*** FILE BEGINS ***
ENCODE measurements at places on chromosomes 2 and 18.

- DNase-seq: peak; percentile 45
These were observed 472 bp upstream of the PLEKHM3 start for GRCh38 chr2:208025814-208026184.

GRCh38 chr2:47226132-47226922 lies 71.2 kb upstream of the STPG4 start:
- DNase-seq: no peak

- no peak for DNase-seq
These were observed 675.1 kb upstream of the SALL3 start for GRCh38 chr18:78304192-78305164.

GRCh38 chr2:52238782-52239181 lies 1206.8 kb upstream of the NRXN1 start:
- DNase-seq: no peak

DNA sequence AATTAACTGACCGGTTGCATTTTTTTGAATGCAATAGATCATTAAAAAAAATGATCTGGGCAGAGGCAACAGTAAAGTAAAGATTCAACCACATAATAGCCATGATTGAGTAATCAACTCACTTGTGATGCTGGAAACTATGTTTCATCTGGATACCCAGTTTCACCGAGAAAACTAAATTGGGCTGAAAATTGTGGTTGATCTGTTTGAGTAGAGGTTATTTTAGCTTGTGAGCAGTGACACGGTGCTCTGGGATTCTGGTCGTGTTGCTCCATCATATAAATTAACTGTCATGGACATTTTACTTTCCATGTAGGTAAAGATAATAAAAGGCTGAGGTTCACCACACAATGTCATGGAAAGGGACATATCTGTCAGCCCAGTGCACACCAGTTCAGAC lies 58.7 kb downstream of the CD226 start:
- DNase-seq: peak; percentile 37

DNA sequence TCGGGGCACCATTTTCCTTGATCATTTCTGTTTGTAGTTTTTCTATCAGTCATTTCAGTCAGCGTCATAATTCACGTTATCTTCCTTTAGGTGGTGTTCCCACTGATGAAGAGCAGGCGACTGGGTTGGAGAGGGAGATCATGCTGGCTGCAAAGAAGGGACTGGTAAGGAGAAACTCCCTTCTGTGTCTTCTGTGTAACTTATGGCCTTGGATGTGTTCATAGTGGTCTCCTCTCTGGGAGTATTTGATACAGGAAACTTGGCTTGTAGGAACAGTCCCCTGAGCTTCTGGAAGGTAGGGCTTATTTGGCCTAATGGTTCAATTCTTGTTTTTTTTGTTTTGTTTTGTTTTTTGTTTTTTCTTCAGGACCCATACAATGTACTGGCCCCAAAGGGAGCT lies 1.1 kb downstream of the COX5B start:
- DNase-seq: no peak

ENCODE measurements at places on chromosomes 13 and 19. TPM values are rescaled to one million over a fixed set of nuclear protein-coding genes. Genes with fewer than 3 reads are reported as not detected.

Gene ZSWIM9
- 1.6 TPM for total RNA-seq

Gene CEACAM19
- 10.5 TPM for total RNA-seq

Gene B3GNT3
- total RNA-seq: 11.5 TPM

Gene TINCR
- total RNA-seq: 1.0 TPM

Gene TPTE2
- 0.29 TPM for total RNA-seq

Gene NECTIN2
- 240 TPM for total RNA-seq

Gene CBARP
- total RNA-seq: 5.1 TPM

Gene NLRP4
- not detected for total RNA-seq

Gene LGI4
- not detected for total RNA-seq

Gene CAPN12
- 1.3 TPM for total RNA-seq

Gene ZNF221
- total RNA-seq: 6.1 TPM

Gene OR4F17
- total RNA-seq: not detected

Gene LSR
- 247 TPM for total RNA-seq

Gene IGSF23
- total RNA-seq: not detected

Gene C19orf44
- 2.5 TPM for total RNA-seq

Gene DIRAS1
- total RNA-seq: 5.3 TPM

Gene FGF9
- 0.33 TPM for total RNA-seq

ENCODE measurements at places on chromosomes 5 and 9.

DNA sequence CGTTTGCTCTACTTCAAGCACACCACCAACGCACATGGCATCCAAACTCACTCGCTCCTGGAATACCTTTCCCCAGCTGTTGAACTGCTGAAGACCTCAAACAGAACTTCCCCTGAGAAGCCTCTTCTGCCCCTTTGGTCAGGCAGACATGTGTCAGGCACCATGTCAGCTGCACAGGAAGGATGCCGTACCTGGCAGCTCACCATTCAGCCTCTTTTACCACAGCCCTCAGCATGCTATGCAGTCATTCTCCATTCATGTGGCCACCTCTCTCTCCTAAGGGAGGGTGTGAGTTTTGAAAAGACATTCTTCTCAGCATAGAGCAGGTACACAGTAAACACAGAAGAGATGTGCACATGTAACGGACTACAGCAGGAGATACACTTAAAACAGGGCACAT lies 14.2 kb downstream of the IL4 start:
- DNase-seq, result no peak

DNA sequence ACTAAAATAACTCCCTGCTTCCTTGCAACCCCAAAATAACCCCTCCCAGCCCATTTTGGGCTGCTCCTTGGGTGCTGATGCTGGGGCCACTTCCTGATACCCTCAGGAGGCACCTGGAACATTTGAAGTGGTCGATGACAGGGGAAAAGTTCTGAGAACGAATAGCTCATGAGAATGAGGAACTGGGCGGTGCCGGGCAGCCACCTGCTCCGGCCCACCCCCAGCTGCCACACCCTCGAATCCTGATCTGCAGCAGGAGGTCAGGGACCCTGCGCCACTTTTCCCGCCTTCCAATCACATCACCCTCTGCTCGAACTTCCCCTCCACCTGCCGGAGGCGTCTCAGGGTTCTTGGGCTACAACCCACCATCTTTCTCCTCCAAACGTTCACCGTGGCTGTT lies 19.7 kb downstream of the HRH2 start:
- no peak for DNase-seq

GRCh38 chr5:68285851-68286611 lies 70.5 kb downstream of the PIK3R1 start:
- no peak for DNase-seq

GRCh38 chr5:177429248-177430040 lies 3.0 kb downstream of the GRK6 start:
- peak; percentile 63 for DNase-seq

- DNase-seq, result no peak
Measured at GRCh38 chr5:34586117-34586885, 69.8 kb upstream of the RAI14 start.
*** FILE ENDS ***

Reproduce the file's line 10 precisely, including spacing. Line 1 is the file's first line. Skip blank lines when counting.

DNA sequence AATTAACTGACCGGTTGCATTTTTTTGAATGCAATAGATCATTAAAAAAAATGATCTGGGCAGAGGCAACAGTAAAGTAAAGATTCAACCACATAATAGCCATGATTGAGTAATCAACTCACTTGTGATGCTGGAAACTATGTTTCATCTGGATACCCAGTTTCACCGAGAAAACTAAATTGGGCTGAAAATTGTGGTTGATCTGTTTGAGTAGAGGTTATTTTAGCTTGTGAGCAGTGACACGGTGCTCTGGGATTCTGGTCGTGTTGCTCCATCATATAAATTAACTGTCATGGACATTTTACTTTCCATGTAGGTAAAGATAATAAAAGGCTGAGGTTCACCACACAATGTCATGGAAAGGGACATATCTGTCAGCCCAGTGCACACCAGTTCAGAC lies 58.7 kb downstream of the CD226 start: